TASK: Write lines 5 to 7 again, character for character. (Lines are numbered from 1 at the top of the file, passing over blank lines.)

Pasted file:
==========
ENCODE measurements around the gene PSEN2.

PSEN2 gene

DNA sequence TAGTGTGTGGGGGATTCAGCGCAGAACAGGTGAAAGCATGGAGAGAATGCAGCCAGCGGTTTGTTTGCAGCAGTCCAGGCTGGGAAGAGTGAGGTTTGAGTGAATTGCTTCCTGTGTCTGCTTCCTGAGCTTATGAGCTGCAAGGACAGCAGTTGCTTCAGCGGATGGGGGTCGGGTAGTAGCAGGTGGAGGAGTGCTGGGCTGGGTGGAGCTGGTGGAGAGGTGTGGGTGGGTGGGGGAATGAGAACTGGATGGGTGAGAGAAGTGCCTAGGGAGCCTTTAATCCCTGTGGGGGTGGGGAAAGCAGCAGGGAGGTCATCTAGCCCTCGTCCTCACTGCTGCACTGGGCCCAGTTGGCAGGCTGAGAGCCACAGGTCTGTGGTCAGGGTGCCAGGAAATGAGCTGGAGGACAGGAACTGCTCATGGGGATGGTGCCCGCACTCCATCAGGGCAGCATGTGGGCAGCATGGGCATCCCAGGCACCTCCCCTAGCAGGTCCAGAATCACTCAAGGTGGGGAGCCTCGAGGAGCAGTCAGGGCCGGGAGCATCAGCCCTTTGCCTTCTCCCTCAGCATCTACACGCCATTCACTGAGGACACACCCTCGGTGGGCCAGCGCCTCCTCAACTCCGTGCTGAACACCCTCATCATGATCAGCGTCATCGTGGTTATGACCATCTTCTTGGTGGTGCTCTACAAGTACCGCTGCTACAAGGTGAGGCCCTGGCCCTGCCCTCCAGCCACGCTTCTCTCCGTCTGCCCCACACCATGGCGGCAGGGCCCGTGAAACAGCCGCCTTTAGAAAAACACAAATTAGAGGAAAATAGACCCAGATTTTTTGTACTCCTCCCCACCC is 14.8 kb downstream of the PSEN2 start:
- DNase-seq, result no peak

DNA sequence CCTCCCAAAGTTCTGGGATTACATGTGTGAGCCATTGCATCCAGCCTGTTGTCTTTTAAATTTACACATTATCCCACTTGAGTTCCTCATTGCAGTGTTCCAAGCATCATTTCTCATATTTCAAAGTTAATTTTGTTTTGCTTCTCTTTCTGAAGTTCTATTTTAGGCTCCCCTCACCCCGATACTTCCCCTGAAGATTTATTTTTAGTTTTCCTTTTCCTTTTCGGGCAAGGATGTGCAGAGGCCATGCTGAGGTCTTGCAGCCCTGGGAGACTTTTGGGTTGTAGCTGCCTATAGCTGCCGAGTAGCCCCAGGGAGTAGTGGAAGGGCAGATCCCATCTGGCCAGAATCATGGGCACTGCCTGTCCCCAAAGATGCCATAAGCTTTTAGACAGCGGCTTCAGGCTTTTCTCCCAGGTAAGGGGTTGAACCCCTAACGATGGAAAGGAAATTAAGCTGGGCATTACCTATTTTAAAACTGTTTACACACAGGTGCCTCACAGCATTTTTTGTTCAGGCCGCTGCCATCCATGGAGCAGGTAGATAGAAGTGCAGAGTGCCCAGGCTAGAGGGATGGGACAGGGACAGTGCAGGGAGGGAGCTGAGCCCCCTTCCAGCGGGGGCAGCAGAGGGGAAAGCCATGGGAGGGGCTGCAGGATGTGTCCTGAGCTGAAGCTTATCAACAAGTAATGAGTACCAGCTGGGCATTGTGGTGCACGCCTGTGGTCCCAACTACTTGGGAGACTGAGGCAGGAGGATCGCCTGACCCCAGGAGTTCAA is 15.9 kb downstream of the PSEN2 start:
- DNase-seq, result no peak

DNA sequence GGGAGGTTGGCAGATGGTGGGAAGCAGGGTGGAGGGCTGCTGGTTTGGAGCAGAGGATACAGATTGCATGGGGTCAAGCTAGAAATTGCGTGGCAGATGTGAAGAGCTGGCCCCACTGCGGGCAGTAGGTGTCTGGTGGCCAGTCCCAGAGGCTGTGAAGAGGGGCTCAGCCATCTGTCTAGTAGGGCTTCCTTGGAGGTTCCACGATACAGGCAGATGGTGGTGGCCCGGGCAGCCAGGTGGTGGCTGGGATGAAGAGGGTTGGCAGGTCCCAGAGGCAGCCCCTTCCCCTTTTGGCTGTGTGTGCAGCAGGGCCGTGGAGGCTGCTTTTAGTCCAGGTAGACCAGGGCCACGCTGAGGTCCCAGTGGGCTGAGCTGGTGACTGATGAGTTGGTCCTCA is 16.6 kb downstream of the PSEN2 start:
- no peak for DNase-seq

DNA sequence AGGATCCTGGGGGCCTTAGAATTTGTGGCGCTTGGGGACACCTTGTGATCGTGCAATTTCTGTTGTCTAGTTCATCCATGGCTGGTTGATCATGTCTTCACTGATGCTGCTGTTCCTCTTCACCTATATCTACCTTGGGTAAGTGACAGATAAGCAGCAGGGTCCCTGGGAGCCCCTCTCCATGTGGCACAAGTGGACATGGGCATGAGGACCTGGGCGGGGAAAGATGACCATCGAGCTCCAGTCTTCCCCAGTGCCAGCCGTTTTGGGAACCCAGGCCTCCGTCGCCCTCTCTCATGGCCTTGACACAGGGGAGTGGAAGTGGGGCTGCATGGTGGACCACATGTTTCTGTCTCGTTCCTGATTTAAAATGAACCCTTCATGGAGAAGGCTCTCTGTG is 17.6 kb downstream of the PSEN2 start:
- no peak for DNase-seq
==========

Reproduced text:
DNA sequence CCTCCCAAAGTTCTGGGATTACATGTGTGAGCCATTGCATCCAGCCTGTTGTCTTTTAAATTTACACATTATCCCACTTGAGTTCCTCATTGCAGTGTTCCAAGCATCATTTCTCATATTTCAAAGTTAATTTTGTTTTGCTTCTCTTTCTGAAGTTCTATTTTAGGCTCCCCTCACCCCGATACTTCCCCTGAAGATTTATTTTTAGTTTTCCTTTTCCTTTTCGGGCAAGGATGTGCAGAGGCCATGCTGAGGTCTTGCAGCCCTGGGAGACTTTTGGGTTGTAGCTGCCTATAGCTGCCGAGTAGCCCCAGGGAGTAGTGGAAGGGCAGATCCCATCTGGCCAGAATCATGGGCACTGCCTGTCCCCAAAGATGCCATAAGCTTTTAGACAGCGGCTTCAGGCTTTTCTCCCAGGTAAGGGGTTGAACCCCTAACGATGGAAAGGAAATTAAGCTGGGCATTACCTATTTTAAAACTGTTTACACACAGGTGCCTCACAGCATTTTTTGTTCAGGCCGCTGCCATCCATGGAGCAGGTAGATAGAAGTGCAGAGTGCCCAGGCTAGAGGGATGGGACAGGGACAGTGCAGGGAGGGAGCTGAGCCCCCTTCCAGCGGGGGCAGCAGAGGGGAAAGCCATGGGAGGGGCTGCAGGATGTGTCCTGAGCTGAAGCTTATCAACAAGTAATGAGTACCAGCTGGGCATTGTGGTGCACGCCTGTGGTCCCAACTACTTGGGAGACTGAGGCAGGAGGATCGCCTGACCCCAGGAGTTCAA is 15.9 kb downstream of the PSEN2 start:
- DNase-seq, result no peak

DNA sequence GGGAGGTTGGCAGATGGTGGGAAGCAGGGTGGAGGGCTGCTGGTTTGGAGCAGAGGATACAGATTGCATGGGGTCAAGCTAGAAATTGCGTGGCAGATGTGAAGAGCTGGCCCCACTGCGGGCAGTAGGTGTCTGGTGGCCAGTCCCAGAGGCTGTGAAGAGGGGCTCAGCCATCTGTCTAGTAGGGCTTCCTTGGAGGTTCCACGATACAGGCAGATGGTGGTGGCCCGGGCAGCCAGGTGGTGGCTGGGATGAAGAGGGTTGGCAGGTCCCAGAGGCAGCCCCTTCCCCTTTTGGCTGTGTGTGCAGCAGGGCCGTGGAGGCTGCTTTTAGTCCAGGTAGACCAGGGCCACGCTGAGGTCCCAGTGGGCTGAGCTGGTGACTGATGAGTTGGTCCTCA is 16.6 kb downstream of the PSEN2 start: